CJ Darlington is a young author with whom I have quite a bit in common. She’s a homeschool grad, a multiple genre author, and a newcomer in the indie publishing world with her company, Mountainview Books. She contacted me about reviewing her latest book, sci-fi entry Jupiter Winds.
Kathy Tyers, author of the Firebird series and widely regarded as the top writer in Christian space opera/sci-fi today, says of Jupiter Winds, “A fast-paced, character-driven space adventure that’s reminiscent of science fiction’s golden age.”
Jupiter Winds opens on a windswept, barren landscape in 2160: the American west after wars have rendered it desolate. Cities are now under the control of Mazdaar, an evil empire, and the desert landscape where seventeen-year-old Grey Alexander lives with her sister Rin in a hidden silo is the domain of outlaws, renegades, and wildlife–all hiding out in the North American Wildlife Preserve, where rich folks go on safari and drones rarely search deep enough to catch the outliers. Everyone in Mazdaar is “connected,” joined to a network of information and personalities through brain implants. But connected means controlled. Grey and Rin, like their parents before them and the ragtag group of smugglers and black marketeers in the wilderness around them, survive by staying independent.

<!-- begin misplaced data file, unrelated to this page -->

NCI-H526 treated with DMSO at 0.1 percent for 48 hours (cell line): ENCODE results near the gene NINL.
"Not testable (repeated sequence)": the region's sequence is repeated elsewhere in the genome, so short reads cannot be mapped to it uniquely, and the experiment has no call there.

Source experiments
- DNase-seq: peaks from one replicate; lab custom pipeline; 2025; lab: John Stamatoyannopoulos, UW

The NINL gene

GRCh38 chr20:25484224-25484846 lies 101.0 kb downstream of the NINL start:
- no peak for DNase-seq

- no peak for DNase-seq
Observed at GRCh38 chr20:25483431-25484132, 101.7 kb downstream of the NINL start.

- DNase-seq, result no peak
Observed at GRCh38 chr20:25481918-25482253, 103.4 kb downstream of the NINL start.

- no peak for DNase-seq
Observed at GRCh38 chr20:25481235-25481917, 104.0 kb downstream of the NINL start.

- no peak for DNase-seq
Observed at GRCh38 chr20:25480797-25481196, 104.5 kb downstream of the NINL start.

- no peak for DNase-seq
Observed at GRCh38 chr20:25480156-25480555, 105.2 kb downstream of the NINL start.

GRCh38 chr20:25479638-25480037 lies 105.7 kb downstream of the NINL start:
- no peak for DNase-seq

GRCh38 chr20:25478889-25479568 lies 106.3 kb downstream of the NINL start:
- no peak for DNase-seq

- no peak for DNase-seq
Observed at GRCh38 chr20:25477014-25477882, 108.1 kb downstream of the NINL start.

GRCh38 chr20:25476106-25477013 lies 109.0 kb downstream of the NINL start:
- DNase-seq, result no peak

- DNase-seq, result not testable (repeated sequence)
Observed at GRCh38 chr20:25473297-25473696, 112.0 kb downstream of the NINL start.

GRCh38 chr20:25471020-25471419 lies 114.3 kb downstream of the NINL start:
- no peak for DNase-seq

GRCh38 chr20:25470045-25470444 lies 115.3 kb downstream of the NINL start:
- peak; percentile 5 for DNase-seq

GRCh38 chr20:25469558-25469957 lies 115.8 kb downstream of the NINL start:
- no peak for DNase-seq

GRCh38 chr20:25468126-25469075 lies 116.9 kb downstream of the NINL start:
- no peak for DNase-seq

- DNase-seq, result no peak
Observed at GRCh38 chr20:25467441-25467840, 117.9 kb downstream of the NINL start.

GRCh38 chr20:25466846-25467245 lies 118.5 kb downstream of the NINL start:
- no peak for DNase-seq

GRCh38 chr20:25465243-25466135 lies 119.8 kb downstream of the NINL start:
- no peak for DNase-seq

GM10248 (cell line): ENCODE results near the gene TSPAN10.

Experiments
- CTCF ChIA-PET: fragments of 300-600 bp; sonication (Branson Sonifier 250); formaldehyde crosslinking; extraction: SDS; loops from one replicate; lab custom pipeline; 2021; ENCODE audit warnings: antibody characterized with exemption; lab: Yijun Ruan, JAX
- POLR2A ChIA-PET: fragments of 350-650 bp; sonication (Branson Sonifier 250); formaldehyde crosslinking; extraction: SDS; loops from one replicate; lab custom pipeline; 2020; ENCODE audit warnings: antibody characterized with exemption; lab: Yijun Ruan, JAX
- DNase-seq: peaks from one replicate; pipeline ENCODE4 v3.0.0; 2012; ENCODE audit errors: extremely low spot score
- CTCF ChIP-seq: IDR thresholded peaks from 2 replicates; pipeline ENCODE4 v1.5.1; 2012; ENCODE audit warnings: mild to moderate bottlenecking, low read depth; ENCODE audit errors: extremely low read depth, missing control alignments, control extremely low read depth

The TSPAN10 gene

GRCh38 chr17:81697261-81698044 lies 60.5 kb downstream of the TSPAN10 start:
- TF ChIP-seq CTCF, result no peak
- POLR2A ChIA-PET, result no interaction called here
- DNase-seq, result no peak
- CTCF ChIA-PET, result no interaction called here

But things are about to change. When a smuggling exchange goes awry, Grey is tracked down and captured by Mazdaar drones–a kidnapping that begins to lift the lid on all sorts of secrets. Like what really happened to her parents, presumed dead years ago. Like the true identify of the outliers in the Wildlife Preserve. Like the horrific plans of Mazdaar for the world and its people–and the place the mysterious planet of Jupiter plays in the destiny of all.
Jupiter Winds, to echo Kathy Tyers, is a fast-paced space adventure that younger readers especially will enjoy. It’s a “Book 1,” so fans of Grey and Rin have more to look forward to. Personally, I look forward to seeing more from this author, who shows a lot of promise, in this genre. Get Jupiter Winds here.
Oh, and one more comment: the book itself, I mean the physical product, is really nicely done. It’s a professional entry in the indie world, with fabulous cover art and one of those lovely matte covers.